Sutra 3.8: tad-api bahir-angam nirbijasya
But even these three are external to that enlightenment in which the very seed of duality ceases to exist. Translation and interpretation by Swami Venkatesananda
Let’s say consciousness is fundamental.
Let’s say that consciousness is common to all of us, and may be universal to all beings and things.
Let’s say that consciousness is not your thoughts or even the processing of the brain and central nervous system, but something not yet properly defined.
Before I continue, perhaps you should listen to David Chalmers’ recent TED talk on consciousness. He proposes that for science to tackle consciousness, a radical shift toward new theories of what consciousness might be is necessary for us to successfully study the why of consciousness in order to fully know the what of consciousness.
The yogis did not have our modern tools and scientific rigor, but they did, as best I know, treat their search for universal consciousness as a serious endeavor. With patient and persistent trial and error of techniques that might open the human mind up to a more complete awareness of pure consciousness, they gradually observed consistent “results” and set the techniques that were effective by passing them on one student at a time.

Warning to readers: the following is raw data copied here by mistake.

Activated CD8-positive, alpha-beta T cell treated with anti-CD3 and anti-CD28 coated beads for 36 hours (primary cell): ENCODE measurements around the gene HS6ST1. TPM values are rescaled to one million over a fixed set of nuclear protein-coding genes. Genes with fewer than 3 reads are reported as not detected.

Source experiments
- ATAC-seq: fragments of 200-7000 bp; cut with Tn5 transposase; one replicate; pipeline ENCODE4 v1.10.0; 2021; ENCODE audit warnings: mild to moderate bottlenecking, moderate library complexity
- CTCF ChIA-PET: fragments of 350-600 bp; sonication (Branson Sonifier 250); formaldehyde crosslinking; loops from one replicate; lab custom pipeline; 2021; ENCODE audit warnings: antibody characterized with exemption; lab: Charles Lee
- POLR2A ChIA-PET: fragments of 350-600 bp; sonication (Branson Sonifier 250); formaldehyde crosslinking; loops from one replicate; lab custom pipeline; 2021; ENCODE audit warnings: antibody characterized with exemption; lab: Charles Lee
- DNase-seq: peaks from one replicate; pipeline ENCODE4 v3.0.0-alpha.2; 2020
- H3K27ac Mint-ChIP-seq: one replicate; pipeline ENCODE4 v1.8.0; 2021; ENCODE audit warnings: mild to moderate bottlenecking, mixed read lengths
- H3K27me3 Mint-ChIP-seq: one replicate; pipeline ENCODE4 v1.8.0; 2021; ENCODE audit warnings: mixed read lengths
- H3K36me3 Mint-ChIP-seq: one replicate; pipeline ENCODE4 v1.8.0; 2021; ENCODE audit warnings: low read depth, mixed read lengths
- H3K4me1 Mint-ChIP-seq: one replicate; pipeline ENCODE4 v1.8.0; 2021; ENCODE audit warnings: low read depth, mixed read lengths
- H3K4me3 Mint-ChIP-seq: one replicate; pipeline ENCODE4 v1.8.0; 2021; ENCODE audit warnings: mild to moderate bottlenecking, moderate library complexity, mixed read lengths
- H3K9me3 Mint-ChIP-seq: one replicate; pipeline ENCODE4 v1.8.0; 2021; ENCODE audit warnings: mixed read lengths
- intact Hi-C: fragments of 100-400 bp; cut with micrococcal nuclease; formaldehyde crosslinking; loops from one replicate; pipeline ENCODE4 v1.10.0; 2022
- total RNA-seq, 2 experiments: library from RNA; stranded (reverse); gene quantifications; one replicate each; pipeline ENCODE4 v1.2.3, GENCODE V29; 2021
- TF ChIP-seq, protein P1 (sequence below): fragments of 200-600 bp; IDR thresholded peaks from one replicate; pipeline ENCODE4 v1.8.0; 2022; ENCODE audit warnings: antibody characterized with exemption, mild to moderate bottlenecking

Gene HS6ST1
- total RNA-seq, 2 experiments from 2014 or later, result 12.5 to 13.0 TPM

Some of the techniques aren’t directly related to experiencing pure consciousness, but are instead needed for reigning in individual behavior so that the focus and stillness needed can be achieved before setting to the task of opening one’s mind up to the universe, as it were.
I can’t say with certainty whether or not the yogis got it “right”, but I like to think they did. If so, yoga, the experience of oneness, is an experience of pure consciousness, fundamental consciousness –an experience that doesn’t require your dissolution into consciousness itself, but that can come with you into the rest of your being and doing.
Samyama, the process of bringing that awareness into living, is an evolution from inner –at the deepest stages of samadhi, an experience of pure consciousness–back to outer, where consciousness fuels thought, action, feeling.
And, while we are all connected by unbound consciousness, we connect to consciousness in action through samyama in order to remain aware of our individual selves. We live with yoga in our breath and brains, still living in the world.
Live your yoga.
Hari om tat sat!
Experience your true self and bring it into every moment of your living!
The Yoga Sutras are a classical text on yoga–a guidebook of sorts.
Each week, 216 teacher Esther Palmer dives into one of the sutras and we let it take us where it takes us.